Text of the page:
Almost exactly like Kim Jee-Woon’s tale of psychological imbalance and dysfunction, Tae-Kyung imbues his own “mystery of the mind” with just enough horror trappings and gradually tightening strands of discordant plot threads to keep his viewer guessing until the end. It is there, like ‘A Tale of Two Sisters’ before it, that writer-director Kim reveals his winning hand with a tour-de-force epilogue that literally turns everything the viewer has witnessed throughout the duration of the film totally and completely upside-down. Without wishing to give anything away, Kim’s closing sting-in-the-tail is handed to his viewer right within the opening minutes of the film, but it is in such throwaway and offhanded fashion, that all but the extremely astute or conscientious will pick up on his effectively clever sleight-of-hand. Hints are planted here and there, sometimes ever so subtly, amidst the various interconnecting threads of converging plotline, but the game is played so well that come the finale Tae-Kyung sucks the breath out of his viewer in total shock.

Assuredly, Kim utilises many of the standard trappings and devices of this sub-genre within a genre (the “vengeful ghost” cycle has realistically developed into a sub-genre all its own amidst the horror genre) but adapts and refashions them to work within the idiom of his own screenplay. Whereas the mystery element of Nakata and Hiroshi Takahashi’s ‘Ring’ screenplay played out no more effectively than a Nancy Drew novel, the viewer knowing more about the mystery but little to nothing more about the protagonists than when the onscreen exploration began, Tae-Kyung uses his mystery in his favour as well as a platform to further explore and develop his protagonists. As the story progresses and Kim Ha-Neul’s character (Ji-Won) draws closer to an answer as to what instigated her associative amnesia, the viewer is drawn into the intricacies of her character, both through Ha-Neul’s performance and Tae-Kyung’s clever screenwriting. Kim Ha-Neul’s performance is so far removed from the wacky screen personas she displayed in ‘My Tutor Friend’ (2002) and ‘Almost Love’ (2006) that there is almost something unsettling about it; there are points during the escalating revelations over Ji-Won’s past that one would swear, through Ha-Neul’s polar opposite characterisations, that Ji-Won present and Ji-Won past are two entirely separate people. Kim is bolstered by able-bodied from support from TV actors (Ryu Jin), rising starlets (Shin Yi [‘Sex Is Zero’] and Jeon Hye-Bin [‘Wet Dreams 2’]) and favoured veterans (Kim Hae-Sook). But it is her primary co-star, Nam Sang-Mi (‘She’s on Duty’, 2005) as Han Su-In, the butt of all Ji-Won and her friends’ high school vitriol that really shines; but to discuss her character any more would ruin the film’s narrative arc as it twists towards its chilling conclusion.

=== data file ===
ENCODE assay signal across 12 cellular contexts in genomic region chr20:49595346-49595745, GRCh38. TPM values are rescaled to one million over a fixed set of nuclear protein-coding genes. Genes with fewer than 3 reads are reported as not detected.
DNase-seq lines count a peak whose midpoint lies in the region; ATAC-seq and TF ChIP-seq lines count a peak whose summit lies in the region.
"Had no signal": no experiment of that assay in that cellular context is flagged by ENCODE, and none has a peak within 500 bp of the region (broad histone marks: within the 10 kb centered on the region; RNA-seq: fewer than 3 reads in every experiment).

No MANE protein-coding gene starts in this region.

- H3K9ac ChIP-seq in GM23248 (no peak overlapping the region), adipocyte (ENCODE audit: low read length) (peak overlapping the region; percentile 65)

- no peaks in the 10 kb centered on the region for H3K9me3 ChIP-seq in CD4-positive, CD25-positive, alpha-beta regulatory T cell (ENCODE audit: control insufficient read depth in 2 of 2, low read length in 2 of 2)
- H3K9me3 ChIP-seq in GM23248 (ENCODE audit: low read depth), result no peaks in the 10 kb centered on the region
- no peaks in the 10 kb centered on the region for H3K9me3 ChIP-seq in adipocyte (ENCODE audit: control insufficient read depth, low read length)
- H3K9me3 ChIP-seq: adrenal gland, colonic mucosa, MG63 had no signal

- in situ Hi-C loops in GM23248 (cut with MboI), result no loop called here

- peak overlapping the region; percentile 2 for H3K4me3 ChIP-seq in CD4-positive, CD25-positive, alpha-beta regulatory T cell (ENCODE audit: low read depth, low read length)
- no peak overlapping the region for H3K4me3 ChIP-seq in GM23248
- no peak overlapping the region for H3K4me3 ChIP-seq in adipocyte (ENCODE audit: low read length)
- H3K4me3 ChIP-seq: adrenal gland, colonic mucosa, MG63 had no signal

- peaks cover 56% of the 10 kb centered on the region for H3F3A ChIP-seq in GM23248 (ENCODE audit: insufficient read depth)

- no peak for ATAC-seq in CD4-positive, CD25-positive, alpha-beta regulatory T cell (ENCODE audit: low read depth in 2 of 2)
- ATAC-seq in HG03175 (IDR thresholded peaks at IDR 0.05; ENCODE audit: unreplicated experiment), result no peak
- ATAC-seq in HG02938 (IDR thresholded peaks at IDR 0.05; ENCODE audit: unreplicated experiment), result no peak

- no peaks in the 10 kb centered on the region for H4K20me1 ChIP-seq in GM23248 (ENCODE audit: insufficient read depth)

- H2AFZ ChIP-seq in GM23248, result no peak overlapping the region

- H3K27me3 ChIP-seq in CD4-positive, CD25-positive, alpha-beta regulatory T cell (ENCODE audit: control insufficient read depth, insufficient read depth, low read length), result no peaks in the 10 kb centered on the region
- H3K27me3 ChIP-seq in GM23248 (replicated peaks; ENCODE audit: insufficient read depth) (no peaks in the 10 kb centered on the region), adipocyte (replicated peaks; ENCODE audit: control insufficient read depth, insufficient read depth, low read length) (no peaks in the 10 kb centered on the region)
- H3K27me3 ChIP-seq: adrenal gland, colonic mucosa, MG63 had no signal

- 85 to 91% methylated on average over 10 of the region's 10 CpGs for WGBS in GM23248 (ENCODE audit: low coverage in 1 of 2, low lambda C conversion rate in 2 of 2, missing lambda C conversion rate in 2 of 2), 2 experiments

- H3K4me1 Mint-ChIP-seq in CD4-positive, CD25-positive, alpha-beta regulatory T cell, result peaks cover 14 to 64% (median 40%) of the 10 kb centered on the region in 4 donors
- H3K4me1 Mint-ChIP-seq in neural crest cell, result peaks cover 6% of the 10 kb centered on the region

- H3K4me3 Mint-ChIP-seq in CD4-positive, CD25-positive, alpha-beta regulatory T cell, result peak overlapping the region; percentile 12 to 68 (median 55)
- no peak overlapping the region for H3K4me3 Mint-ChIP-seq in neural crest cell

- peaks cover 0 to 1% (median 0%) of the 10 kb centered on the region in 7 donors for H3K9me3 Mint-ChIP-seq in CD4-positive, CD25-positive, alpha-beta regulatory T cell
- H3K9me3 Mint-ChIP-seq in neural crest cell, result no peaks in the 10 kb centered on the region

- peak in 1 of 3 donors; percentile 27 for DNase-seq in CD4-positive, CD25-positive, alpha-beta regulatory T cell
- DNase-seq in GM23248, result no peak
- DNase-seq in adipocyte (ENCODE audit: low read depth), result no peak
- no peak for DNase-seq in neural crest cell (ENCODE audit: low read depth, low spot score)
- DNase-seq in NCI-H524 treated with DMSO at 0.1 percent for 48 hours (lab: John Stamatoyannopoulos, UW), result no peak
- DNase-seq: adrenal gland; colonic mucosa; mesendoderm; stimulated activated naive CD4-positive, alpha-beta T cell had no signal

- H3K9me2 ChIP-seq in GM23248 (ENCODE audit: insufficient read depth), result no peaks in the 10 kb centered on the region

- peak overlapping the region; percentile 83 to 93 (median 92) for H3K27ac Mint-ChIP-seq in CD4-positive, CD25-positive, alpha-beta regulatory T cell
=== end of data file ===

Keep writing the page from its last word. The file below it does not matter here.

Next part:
Kim Tae-Kyung’s ‘The Ghost’ rises well above the attempts of its contemporaries to cut an individualistic path through legions of countless ‘Ring’ imitators, thanks almost solely to the efforts of its writer-director, who differentiates his entry into the cycle by leading his viewer along a conventional path before dropping the road right out from under them when they think their journey’s come to an end. Kim plays by all the standard rules of the genre: (mis)directional and unsettling use of sound, shock cuts coupled with startling audio, whispered secrets and a protagonist who seems eternally behind the eight ball, and creepy matriarchs. But he chops up all those usual ingredients, feeds them through a blender and comes up with a powerfully deadly concoction that holds a long-lasting and biting aftertaste; this is one film where the climactic punch-line is integral to making the piece work overall, and work it does with spine-tingling effectiveness. Easily as effective and jarring as ‘A Tale of Two Sisters’ and likewise well worth seeking out as well as wholly recommended.

Originally published in Screem magazine (US) © 2007